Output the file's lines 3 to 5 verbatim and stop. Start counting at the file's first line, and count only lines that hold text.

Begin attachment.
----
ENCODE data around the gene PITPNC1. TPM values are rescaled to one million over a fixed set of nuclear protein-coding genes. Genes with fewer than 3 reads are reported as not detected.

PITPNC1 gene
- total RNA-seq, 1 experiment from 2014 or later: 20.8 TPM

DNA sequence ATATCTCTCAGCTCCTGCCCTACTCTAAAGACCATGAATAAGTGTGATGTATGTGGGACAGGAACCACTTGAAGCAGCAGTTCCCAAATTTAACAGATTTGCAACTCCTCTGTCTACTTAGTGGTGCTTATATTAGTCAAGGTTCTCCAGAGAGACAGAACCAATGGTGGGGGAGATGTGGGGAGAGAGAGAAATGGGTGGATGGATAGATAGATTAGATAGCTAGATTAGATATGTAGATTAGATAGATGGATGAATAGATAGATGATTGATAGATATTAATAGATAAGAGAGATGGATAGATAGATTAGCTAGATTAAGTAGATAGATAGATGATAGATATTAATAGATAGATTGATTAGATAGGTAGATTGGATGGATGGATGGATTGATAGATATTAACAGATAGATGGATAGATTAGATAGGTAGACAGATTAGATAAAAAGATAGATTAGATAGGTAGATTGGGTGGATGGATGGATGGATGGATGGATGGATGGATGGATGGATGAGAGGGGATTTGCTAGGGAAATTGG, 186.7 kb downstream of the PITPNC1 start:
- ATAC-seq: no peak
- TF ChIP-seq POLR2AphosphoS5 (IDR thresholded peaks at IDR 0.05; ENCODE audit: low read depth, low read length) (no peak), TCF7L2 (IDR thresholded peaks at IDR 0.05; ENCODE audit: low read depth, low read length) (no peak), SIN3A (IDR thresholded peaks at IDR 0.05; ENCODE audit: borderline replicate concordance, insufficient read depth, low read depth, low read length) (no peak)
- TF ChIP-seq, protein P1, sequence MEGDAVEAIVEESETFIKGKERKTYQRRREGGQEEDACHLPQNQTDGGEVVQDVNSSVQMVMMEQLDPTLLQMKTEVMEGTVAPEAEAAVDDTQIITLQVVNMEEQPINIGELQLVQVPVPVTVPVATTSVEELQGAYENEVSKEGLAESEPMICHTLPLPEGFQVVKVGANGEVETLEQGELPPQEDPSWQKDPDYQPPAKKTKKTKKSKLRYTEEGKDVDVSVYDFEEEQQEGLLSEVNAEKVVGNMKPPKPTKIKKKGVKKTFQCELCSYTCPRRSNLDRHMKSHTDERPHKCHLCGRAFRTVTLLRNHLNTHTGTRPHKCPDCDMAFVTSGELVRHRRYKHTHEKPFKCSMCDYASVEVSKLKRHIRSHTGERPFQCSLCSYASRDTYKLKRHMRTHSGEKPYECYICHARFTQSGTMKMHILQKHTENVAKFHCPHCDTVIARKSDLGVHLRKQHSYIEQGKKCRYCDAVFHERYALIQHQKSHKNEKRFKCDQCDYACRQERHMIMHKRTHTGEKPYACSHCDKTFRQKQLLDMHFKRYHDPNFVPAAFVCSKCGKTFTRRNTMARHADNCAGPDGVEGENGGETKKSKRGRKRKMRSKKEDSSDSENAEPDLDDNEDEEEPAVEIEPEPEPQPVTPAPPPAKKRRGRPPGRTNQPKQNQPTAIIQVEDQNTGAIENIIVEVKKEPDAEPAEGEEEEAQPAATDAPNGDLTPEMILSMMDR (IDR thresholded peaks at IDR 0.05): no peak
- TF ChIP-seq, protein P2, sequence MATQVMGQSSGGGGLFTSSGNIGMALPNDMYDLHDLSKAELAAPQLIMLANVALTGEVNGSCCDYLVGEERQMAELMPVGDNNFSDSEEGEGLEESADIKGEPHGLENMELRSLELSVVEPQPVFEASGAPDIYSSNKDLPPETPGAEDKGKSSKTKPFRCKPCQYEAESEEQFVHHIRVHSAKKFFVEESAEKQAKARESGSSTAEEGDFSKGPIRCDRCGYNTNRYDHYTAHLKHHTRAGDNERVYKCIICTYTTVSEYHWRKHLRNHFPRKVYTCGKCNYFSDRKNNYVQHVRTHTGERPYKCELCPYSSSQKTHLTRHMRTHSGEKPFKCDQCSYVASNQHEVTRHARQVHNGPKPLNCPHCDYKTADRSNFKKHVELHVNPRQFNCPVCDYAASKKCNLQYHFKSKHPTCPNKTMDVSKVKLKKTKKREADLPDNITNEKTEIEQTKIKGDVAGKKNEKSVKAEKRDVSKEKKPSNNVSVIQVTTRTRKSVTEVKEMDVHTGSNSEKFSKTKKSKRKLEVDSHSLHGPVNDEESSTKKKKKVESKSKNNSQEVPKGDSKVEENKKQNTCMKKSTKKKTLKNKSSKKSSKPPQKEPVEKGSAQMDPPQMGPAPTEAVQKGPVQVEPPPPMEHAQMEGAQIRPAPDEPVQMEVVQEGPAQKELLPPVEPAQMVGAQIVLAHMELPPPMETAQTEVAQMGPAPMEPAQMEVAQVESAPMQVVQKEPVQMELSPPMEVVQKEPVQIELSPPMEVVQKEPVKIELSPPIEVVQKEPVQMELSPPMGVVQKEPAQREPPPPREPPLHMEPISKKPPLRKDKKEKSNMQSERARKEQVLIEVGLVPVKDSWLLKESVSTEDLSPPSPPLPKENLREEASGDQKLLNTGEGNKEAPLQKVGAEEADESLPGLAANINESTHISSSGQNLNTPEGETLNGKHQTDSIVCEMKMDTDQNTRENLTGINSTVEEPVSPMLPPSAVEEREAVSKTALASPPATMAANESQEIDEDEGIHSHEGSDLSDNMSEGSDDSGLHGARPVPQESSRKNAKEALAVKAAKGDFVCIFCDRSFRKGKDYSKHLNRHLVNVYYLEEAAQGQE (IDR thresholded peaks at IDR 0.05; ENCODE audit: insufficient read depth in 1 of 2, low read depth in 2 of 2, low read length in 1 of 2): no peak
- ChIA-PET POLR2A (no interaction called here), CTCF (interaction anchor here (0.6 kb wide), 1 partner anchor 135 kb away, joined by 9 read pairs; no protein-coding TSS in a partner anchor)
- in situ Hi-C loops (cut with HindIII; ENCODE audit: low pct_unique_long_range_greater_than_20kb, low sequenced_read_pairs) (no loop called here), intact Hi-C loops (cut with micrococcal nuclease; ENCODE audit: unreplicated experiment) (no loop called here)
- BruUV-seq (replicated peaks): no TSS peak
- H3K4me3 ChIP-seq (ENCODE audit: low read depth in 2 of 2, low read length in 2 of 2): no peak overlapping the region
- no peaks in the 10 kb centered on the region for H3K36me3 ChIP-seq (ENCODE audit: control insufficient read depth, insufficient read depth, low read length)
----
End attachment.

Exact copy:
- total RNA-seq, 1 experiment from 2014 or later: 20.8 TPM

DNA sequence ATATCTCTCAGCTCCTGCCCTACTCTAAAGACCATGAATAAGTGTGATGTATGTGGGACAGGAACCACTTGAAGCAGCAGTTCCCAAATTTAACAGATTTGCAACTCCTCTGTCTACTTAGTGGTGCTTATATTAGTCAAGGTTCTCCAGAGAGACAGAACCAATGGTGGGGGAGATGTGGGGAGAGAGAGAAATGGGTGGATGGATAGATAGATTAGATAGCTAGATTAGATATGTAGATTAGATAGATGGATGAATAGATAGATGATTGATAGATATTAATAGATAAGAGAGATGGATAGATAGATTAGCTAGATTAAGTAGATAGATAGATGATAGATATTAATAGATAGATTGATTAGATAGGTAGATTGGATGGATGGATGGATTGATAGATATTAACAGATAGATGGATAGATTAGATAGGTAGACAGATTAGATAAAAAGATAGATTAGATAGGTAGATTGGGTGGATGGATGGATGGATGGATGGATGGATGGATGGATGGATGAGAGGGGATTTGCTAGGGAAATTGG, 186.7 kb downstream of the PITPNC1 start:
- ATAC-seq: no peak